Marine Biome

By Catherine Wrestler and Colby Newton

Introduction of the Marine Biome

The marine biome is the largest biome, and it covers about seventy percent of the world, including the five main oceans (Pacific, Atlantic, Indian, Arctic, and Southern). The terrain of the ocean varies depending on what ocean you're looking at. Some examples of terrain are underwater volcanos, trenches, and mountains.
Climate of Marine Biology

Stages of Succession


Predation- The preying of one animal on another.

Ex. Leopard seal eating an Emperor penguin.

Mutualism- A symbiotic relationship in which both organisms are benefited.

Ex. A Clown fish living in an Anemone. The Anemone protects the clownfish

while it feeds if the fishes waste to benefit itself.

Commensalism- A symbiotic relationship in which one organism benefits and the other is neither benefited or harmed.

Ex. Barnacles living on turtles. The barnacles get a free ride but the turtle isn't effected.

Parasitism- A symbiotic relationship in which one organism benefits at the expence of the other.

Ex. A Rhizocephala (a type of barnacle) burring itself into a crab and destroying its brain in order to

have offspring.

Competition- Two or more organisms competeing for limited recources.

Ex. The Blue whale and the Crabeater seal are in competition for krill.

Food Web

Big image

Energy Pyramid- Marine Biology

Big image

Organisms and Adaptations

Animal Adaptations:

1) Fish obtain oxygen through their gills, through a special structure where the blood comes in contacts with the water, allowing it to get oxygen.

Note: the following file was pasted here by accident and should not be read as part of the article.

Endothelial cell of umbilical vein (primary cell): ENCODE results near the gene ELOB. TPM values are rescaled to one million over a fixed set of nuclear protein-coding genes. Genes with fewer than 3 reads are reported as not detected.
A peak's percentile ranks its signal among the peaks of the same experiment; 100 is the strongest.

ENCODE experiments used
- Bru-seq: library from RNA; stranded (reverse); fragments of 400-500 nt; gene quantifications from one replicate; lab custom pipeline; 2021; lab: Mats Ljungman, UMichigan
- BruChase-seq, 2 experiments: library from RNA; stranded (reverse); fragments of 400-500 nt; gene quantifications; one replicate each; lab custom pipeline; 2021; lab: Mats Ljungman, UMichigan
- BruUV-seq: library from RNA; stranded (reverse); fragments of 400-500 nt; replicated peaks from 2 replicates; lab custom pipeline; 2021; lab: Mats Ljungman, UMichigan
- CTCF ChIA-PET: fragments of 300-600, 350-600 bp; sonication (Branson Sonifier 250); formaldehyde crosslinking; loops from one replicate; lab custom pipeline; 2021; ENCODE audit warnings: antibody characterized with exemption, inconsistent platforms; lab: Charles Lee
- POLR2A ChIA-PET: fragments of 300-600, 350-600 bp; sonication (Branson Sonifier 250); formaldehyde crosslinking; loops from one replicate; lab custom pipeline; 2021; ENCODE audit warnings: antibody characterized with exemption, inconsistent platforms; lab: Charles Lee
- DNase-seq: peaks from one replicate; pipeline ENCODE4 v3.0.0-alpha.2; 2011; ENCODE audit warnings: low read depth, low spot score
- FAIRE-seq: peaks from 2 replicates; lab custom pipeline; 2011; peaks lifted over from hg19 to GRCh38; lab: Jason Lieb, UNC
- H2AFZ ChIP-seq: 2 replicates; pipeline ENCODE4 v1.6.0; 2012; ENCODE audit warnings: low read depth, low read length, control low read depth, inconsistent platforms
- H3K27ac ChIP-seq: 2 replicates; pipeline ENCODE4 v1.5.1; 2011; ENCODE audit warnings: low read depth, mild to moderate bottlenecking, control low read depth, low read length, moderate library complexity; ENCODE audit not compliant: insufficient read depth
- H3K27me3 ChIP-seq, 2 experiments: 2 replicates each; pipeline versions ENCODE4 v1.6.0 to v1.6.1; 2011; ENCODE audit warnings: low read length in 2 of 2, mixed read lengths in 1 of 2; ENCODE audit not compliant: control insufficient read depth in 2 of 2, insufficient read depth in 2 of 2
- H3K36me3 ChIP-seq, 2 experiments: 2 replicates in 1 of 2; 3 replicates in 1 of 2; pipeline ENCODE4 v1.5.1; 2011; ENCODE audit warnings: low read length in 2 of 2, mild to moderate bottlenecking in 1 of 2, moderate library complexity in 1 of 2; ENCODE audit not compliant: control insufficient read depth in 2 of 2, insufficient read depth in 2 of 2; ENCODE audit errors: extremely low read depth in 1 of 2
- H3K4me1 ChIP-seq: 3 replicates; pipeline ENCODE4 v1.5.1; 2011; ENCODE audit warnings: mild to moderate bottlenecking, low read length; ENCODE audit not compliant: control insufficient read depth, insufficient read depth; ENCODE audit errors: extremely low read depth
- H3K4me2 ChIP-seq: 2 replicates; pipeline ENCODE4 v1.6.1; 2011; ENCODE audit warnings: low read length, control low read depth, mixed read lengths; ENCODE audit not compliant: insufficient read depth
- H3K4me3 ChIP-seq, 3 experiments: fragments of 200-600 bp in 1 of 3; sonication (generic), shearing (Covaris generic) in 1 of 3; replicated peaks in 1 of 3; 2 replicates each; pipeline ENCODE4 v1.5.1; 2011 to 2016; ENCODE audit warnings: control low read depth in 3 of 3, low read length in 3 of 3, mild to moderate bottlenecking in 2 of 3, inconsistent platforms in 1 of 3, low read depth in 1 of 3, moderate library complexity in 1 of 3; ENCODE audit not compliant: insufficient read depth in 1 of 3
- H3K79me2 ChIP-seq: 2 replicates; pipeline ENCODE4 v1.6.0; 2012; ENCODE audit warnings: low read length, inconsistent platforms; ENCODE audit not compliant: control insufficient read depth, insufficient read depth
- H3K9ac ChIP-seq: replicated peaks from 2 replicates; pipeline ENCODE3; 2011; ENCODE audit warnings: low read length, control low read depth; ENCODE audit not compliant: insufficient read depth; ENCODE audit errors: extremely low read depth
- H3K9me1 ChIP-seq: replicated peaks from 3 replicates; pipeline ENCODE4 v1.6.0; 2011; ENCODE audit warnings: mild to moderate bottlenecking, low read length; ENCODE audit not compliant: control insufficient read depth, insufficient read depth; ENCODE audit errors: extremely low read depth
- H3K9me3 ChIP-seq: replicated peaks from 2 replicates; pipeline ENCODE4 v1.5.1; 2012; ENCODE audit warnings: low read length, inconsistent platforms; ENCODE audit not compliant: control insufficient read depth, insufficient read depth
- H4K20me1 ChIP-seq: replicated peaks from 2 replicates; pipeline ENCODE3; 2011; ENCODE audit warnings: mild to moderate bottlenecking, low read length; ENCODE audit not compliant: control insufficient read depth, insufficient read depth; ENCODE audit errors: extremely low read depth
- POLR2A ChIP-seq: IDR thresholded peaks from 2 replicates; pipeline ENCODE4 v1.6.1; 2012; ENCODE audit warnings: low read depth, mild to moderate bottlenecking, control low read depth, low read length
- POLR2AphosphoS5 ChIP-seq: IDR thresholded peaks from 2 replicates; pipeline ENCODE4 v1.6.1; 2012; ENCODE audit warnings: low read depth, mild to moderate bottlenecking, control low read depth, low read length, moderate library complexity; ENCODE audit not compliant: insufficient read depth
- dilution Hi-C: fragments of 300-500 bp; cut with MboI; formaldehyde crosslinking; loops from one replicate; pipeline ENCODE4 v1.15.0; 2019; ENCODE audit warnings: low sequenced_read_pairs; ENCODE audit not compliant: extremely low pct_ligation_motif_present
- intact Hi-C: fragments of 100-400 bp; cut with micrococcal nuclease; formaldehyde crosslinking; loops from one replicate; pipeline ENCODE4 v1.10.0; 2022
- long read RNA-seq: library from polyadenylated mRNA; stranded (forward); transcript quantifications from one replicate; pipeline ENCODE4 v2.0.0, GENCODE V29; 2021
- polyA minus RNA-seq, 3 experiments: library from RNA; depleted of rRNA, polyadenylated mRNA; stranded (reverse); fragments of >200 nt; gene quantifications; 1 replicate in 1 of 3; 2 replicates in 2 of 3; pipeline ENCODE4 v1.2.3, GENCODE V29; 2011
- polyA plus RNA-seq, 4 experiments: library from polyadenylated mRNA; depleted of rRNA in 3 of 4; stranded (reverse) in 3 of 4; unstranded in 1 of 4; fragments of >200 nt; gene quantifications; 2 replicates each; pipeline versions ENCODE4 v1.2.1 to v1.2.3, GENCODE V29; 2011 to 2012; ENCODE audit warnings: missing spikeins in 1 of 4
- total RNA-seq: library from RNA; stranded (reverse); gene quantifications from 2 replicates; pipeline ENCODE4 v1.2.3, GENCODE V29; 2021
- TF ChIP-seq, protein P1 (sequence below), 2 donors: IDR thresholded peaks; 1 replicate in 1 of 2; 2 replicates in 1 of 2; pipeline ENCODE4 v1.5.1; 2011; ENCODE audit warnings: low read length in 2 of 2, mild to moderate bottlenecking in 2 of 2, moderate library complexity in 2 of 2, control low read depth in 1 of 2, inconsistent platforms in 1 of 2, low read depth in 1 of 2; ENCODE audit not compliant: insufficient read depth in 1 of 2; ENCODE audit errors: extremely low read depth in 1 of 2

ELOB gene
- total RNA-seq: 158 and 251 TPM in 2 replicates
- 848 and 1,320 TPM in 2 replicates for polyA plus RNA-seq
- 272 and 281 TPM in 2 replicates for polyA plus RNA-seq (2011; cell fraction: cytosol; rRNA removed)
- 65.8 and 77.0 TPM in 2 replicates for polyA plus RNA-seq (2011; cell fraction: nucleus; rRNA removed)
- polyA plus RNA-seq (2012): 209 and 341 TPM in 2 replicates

2) Certain animals, such as flatworms, sea stars, and flounder, have developed their bodies to live in deep ocean trenches where the pressure can be a thousand times stronger than the atmosphere.

3) whales, dolphins, and other aquatic mammals have adapted to holding their breathe for a longer deep sea dives. Larger lungs allow for the air supply to last under water for an hour.

4) Many animals have developed webbed feet that help them swim through their environment with ease, like seals or otters.

5) Many marine animals have adapted to rely on echolocation, allowing them to live in the darker parts of the ocean. Dolphins are known to use echolocation.

Plant Adaptations

Plants Adaptations:

1) Underwater plants have very little or no cuticle formation because they do not need to worry about waterless.

2) roots are present for anchorage to keep the plants from washing away, instead of to find water

3) Many plant species have divided leaves so that they can get the most surface area for sunlight abortion in the photosynthesis process. Being underwater means they have to have a larger surface area to get more sunlight.

4) Many marine plants have adapted to move their own air filled couities to supply themselves with oxygen because it is harder to get underwater.

5) Many plants underwater have adapted to not have their xylem tubes to transport water since they are completely submerged in it already.

Interesting Facts!

1) The deepest part of the marine biome is Mariana's trench with a depth of 36,200 feet. That is about 6.9 miles deep!

2) Humans have only explored about 10% of the oceans due to pressure issues as well as oxygen issues. There could be thousands of species we have not discovered yet!

3) The other 90% we haven't explored is almost completely dark and receives little sunlight!

Big image
Human Effects